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Empowering the people

Change frightens us. The uncertainty of the new, the potential for disruption, it’s one of the reasons that our species seeks to anticipate the future – so we can avoid and hopefully survive the worst it has to throw at us.

Self-replicated RepRap parts
Self-replicated RepRap parts

But change also has a huge potential to improve our lives and empower us. The recent accomplishments of the RepRap project are a case in point. Headed by Dr. Adrian Bowyer of the University of Bath’s Center for Biomimetics, RepRap is short for replicating rapid prototyping machine. In use by industry for about a quarter century now, prototypers are essentially 3D inkjet printers capable of creating parts by laying down thin layers of resin following a computer-driven design. Almost any basic object can be created using this technique, from dinnerware to engine parts. What makes RepRap different is that it’s the first prototyper capable of copying itself. And it’s open source.

While there are still a handful of its own parts that RepRap can’t copy and all of it still has to be hand assembled, the potential for a self-replicating replicator is enormous. Distributed to people in the developing world, such a technology could quickly raise their standard of living, providing necessities many of the rest of us have long taken for granted. Of course, such a technology would be tremendously disruptive to industry, but that can hardly be justification for billions to continue living and dying in unnecessary poverty.

Like RepRap, many other new and developing technologies have the potential to heal, to enable, to lift up vast numbers of people. DEKA’s water purification system, the Kurzweil-National Federation of the Blind Reader, solar energy solutions and worldwide immunization programs are but a few of the recent implementations of technology that have the ability to change the lives of millions for the better.

A changing world can be a frightening place, but it can be a very hopeful place as well.

Vanishing computers

Computers are disappearing. 

Now before you panic (or in a few cases, jump for joy), what I mean to say is computers are disappearing from view.  They’ll still be here, more powerful and in greater numbers than ever.  We’ll just not be seeing a growing proportion of them.

Consider:

Intel 80 core research chip
Intel 80 core research chip
  • Last year Intel unveiled a postage stamp-sized 80-core research chip as powerful as a 1996 supercomputer which at that time took up 2,000 square feet.  The new chip requires about 1/10,000th as much power as that supercomputer did. 
  • Wireless technology is available in more of our environment at continually increasing transmission speeds.  The recent auction of 700Mhz spectrum will allow for the delivery of a wide range of new software services via wireless.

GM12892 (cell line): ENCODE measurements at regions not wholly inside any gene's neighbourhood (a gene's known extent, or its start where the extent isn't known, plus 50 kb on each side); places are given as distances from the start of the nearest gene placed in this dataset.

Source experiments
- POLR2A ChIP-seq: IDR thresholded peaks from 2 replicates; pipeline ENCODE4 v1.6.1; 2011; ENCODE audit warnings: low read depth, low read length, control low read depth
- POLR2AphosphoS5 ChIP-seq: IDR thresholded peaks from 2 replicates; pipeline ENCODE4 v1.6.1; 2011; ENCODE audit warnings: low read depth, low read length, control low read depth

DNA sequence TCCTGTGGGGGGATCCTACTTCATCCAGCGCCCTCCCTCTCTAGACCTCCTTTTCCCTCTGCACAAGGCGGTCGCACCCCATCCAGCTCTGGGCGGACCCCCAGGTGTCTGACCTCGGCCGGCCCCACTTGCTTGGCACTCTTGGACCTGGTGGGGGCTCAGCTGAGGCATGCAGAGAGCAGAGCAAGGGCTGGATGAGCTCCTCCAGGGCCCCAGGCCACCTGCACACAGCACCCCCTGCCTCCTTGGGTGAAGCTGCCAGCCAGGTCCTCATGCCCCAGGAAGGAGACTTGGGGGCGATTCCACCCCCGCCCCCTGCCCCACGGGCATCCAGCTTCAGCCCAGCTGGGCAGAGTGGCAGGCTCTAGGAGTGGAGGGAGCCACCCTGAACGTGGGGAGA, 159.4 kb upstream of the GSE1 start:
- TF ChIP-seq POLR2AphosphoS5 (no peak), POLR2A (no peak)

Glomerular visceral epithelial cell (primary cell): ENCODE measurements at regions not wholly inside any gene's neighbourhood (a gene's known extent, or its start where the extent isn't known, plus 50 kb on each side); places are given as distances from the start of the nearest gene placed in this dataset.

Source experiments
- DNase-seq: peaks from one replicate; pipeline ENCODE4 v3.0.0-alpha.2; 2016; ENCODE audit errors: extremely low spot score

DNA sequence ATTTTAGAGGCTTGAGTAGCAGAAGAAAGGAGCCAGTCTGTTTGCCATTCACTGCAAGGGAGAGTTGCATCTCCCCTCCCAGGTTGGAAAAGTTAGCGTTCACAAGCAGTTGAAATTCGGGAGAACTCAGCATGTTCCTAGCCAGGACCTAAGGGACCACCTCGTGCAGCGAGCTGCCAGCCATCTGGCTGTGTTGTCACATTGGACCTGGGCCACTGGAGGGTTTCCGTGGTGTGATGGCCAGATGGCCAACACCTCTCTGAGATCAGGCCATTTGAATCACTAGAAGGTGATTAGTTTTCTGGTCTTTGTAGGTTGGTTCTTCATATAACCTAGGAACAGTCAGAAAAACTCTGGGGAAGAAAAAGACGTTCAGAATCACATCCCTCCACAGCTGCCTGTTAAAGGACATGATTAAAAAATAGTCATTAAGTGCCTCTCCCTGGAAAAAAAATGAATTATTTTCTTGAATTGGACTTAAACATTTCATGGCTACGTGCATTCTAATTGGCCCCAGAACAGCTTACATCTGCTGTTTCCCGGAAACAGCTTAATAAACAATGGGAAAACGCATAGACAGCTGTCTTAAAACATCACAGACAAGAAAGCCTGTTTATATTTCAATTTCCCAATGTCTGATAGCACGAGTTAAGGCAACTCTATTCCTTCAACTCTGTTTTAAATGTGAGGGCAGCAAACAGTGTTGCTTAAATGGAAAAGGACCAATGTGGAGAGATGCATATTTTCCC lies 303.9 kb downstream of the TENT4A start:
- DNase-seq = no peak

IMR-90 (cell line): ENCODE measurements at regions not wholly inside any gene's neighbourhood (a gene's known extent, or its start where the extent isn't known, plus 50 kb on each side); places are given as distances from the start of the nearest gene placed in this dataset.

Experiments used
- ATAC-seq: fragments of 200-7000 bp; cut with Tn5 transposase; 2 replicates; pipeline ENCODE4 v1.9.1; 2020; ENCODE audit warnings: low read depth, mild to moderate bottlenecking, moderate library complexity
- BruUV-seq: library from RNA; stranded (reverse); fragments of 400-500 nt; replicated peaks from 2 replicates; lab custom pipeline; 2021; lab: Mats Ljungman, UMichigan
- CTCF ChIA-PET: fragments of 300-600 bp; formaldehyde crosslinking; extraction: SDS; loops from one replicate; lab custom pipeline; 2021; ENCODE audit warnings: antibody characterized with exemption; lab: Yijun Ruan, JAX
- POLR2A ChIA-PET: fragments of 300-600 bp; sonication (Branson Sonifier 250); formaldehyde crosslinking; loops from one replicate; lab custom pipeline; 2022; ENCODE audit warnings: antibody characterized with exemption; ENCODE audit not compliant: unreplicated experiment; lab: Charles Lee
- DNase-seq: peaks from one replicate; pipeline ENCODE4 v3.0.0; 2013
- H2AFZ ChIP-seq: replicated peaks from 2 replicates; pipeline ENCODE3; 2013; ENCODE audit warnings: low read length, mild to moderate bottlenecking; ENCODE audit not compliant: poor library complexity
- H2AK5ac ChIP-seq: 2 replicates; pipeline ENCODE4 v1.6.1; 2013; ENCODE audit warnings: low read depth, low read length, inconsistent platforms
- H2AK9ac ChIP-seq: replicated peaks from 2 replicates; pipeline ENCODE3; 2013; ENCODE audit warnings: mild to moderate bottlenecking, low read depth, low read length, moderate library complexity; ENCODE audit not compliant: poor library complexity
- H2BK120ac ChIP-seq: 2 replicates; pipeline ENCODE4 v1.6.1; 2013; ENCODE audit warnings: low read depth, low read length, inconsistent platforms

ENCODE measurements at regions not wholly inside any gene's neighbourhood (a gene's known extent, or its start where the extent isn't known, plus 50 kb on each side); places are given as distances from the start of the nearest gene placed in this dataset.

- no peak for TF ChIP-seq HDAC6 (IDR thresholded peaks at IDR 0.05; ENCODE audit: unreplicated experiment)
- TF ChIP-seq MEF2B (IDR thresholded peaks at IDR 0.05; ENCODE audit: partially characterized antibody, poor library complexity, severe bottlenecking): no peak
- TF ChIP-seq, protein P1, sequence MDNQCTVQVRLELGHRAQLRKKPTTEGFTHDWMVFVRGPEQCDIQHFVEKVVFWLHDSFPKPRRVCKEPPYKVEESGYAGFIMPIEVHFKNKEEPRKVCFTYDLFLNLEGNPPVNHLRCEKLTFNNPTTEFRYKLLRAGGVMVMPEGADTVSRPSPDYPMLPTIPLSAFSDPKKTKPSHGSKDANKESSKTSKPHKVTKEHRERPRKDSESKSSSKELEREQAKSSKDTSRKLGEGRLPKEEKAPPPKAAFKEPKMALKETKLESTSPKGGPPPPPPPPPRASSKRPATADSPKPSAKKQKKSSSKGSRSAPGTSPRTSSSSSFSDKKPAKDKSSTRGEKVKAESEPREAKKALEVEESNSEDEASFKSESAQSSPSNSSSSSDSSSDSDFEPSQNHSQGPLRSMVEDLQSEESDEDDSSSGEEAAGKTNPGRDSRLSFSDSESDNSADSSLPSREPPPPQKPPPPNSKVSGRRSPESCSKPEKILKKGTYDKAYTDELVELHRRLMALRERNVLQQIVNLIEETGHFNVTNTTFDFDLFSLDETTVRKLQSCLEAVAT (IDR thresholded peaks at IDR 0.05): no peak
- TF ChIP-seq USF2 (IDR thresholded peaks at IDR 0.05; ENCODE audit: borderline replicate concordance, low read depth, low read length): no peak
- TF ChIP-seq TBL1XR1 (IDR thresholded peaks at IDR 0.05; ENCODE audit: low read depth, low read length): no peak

• GPS and other positioning technologies are being developed with greater degrees of accuracy and granularity at ever-lower cost.
  • RFID is becoming increasingly capable.  Identification, sensor-integration, data storage, firewalled access and encrypted communication are just some of their current features.  Grains so small they qualify as powder can be embedded in just about anything imaginable.  Even under your skin.
  • Cloud computing is taking off.  With its growth, more and more of our processing needs can be off-loaded to distant, unseen servers, which will provide processing-on-demand and greatly reduce wasted processing cycles.
  • Display technology is shrinking.  Texas Instruments recently demonstrated a prototype DLP pico-projector which is small enough to fit in a cell phone.  Wearable displays and retinal projection technology will become increasingly available in the near future. 
  • Emotive headset
    Emotive headset

    Several companies have recently demonstrated the ability to translate thoughts into commands that can be used to control games and other applications.  Emotiv Systems plans to ship its first-gen neuroheadsets in late 2008.

All of these technologies are becoming increasingly capable even as their cost is plummeting.  This is how technology works.  Many of us can remember when a not very sophisticated calculator cost as much as a current-day PS3.  And that’s not even in adjusted dollars.

So how does this change the way we’ll use computers?  Well, for one, they’ll soon be with us everywhere, all the time.  If you have enough computing power in your pocket or woven into your clothes or embedded under your skin to control basic I/O functions, various forms of wireless, GPS and cloud computing can do the rest.  Clunky old keyboards, mice and monitors will be a thing of the past.  RFID in clothing, jewelry or even under your fingertips will make gesture recognition input possible.  Wearable displays have the potential to provide heads-up information anywhere you go, augmenting your environment with different layers and levels of information.  Contextual overlays will be driven by a mix of geographic data and proximity detection, while being controlled and modified by personal preference filters.

And brainwave I/O is only just getting started.

A new era is coming.  Get ready to say goodbye to your computer.

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